Apparently out of concern over climate change and the urgent need to reduce carbon dioxide emissions produced by the burning of fossil fuels, the governments of the North – particularly those of the member states of the European Union, but also those of the United States and Canada – are increasingly promoting the use of a certain type of raw material, considered “renewable”, for large-scale energy generation: wood.
To meet the growing demand for wood in the countries of the North, vast areas of land in the South face the threat of being occupied by monoculture tree plantations, which would even further exacerbate the current process of land grabbing. There are already close to 60 million hectares of land occupied by industrial tree plantations in the South.
According to a report from the European Union, one of the main promoters of the use of woody biomass, “the rising demand for woody biomass energy is likely to push the global price for wood, thus adding pressure on forests and other ecosystems and increasingconflicts between different landuses. More specific risks are deforestation corresponding with the replacement of natural forests by monoculture plantations. Rural communities are potentially harmed in their access to land and water, their food and energy security for decades given the long-term nature ofmost investments and projects.”(1)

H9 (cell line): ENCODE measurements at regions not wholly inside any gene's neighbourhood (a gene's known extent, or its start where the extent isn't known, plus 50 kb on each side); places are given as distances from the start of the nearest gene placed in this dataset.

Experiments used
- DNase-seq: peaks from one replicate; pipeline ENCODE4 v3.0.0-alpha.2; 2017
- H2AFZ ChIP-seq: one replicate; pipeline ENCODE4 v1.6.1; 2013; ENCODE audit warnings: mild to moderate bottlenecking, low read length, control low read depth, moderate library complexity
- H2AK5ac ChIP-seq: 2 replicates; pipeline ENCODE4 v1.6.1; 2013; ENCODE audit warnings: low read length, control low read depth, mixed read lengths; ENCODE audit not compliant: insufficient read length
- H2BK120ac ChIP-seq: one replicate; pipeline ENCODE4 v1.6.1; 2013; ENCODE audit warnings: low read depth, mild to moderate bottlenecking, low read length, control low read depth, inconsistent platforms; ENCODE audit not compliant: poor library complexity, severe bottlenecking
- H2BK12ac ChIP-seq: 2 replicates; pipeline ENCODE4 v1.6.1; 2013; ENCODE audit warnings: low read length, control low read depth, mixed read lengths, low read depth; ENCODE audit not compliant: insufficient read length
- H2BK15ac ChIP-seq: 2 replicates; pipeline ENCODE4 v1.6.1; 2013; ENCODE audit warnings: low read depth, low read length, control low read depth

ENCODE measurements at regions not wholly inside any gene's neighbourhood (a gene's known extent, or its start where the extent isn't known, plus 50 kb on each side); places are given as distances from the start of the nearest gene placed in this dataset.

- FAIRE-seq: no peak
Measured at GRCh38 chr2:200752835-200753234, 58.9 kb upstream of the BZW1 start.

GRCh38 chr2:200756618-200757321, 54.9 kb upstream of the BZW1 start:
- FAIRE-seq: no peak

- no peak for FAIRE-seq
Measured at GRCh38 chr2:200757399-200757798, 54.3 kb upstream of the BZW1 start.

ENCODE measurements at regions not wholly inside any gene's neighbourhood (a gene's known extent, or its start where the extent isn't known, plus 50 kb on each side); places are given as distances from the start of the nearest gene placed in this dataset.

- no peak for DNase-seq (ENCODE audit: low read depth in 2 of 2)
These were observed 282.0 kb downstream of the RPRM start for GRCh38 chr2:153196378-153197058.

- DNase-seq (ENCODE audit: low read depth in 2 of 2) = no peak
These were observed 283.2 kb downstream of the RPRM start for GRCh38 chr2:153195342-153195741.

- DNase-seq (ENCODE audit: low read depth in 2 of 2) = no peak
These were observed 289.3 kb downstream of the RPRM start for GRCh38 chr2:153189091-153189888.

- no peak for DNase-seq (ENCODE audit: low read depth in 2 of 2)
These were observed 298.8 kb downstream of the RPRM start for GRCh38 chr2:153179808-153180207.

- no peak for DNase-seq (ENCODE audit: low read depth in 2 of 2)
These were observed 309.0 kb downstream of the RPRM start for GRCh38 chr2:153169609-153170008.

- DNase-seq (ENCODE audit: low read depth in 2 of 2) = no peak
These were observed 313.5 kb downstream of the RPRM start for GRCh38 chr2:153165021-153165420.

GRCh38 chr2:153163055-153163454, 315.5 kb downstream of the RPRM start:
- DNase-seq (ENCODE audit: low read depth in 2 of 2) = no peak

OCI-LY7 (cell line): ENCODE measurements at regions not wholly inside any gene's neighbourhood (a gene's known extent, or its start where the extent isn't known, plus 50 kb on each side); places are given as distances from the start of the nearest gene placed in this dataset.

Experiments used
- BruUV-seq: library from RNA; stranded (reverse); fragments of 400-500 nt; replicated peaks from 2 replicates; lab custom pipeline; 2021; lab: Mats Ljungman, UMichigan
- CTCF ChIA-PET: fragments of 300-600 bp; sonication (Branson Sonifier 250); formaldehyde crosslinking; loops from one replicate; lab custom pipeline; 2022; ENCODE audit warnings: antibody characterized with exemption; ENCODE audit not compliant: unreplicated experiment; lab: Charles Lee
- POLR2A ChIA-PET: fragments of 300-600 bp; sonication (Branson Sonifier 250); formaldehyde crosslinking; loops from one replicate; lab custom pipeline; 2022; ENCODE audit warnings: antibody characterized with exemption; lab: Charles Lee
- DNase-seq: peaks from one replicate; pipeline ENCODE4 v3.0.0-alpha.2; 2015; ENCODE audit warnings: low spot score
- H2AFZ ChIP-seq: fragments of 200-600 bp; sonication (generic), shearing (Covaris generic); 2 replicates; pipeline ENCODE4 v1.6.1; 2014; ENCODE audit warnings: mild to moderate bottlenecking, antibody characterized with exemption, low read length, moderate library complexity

Nevertheless, there is no indication that this concern over the risks posed has been translated into concrete measures to effectively confront the root causes of the climate crisis. On the contrary, there are efforts to legitimize the expansion of biomass plantations by certifying them as “sustainable” through organizations like the FSC.
This WRM publication, “Tree plantations in the South to generate energy in the North”, is primarily aimed at raising awareness of the current and potential impacts of the rapid expansion of these plantations to meet the growing demand in the North on rural communities in countries of the South that depend on access to the land and the local availability of biomass to meet their own energy needs, as well the impacts on the conservation of forests and other ecosystems.